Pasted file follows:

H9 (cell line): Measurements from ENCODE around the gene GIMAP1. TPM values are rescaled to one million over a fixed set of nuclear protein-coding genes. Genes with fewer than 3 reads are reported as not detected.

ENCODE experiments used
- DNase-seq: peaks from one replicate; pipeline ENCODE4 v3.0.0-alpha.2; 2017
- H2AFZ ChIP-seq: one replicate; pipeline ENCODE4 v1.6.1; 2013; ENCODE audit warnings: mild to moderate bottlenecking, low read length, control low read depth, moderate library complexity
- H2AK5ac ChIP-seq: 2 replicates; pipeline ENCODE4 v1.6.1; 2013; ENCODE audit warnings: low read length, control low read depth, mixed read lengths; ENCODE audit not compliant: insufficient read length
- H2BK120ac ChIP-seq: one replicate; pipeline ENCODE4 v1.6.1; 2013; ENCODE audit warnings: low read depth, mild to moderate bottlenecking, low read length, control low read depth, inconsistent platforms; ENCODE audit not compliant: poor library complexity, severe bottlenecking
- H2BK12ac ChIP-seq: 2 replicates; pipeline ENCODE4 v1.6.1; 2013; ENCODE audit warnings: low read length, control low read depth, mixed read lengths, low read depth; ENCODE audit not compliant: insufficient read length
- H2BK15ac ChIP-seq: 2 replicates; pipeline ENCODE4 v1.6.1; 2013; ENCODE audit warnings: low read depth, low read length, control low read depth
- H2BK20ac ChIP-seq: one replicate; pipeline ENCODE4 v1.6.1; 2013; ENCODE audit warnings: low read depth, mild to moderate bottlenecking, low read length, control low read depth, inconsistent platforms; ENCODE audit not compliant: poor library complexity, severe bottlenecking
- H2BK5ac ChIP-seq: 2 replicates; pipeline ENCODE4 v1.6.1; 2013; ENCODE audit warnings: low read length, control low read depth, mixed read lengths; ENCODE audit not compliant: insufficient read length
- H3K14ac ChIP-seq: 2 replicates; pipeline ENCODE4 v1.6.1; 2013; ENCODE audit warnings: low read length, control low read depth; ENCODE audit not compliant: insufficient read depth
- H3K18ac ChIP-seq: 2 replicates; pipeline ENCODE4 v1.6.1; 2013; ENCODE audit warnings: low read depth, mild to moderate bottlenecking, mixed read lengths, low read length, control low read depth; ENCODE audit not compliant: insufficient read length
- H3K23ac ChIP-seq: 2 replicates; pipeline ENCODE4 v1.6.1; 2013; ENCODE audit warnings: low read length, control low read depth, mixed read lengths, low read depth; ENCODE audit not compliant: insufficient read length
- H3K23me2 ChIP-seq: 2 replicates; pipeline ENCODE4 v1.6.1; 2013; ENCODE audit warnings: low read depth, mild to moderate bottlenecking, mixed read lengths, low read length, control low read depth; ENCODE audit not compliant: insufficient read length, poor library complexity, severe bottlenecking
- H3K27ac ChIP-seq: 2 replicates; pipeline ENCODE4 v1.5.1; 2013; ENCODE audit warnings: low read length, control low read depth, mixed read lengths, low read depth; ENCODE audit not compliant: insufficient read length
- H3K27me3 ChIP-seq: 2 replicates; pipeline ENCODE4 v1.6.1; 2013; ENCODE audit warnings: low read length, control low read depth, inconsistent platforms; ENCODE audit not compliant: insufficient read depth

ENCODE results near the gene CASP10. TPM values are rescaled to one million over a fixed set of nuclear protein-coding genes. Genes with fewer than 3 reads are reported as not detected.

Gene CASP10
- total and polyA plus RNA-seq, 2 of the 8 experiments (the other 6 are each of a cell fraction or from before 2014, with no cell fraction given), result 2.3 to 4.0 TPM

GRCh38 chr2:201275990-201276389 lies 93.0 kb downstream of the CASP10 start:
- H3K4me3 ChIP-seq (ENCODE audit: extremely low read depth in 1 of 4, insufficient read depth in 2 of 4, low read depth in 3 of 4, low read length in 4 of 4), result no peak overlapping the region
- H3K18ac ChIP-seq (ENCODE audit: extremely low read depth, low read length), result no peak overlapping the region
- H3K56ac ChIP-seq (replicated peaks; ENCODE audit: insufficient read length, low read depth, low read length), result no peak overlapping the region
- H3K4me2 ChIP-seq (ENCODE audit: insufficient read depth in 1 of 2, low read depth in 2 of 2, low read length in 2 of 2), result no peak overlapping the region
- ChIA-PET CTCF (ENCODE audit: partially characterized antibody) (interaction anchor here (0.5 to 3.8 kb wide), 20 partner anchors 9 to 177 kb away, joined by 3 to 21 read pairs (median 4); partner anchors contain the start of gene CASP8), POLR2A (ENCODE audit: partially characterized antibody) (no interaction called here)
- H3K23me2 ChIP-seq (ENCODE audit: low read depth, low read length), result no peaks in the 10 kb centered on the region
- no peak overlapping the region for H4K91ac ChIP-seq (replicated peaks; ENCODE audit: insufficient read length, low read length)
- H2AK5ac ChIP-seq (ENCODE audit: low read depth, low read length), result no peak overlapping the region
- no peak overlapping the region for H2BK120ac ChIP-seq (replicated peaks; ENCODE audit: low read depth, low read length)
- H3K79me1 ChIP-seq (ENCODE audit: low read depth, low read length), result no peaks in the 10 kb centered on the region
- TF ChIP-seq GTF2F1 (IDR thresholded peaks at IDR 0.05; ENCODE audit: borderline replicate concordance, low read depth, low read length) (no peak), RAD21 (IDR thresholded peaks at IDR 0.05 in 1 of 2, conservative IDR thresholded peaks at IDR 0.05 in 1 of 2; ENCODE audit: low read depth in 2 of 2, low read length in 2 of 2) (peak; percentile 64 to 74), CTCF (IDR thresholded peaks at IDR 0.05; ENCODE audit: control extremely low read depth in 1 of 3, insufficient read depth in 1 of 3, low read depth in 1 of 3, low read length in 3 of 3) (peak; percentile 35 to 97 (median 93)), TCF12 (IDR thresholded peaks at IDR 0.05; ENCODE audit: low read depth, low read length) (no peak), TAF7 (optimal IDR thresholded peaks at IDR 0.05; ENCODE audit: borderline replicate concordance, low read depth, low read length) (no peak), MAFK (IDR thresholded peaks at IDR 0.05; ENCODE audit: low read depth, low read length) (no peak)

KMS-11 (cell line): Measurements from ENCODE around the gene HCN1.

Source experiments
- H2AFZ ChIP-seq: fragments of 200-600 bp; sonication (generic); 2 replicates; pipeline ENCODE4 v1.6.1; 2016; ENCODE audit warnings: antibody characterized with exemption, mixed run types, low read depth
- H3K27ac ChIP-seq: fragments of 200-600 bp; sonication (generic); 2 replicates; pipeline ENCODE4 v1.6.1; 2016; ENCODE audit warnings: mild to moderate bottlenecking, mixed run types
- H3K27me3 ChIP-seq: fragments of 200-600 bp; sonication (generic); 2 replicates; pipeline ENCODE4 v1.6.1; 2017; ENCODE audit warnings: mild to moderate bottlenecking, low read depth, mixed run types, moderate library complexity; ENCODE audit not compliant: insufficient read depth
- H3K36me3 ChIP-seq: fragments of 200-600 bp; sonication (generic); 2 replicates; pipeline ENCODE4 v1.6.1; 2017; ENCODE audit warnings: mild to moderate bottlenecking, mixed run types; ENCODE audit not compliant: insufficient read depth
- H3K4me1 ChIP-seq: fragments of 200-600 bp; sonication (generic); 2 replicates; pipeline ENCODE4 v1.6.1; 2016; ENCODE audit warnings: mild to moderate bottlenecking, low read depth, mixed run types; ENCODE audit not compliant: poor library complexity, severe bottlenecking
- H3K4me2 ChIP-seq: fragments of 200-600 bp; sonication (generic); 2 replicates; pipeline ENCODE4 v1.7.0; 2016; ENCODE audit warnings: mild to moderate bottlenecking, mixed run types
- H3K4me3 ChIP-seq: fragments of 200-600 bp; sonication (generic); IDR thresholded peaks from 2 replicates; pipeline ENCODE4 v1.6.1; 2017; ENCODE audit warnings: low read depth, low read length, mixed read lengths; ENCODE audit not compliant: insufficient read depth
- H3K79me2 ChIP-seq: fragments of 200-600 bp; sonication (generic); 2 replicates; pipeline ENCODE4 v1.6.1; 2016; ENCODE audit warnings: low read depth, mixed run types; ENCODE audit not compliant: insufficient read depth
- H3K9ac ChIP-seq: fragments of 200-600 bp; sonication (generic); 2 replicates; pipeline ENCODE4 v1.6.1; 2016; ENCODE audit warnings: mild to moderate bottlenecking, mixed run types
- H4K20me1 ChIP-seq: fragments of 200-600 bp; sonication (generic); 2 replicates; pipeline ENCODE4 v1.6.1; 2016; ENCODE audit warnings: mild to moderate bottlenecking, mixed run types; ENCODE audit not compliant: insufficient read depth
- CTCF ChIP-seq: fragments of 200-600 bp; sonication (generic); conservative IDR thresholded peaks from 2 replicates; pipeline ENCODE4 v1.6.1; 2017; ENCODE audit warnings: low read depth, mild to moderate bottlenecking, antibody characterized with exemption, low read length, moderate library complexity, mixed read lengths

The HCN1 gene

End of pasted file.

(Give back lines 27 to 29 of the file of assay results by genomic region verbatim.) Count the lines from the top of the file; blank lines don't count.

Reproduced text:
- no peak overlapping the region for H4K91ac ChIP-seq (replicated peaks; ENCODE audit: insufficient read length, low read length)
- H2AK5ac ChIP-seq (ENCODE audit: low read depth, low read length), result no peak overlapping the region
- no peak overlapping the region for H2BK120ac ChIP-seq (replicated peaks; ENCODE audit: low read depth, low read length)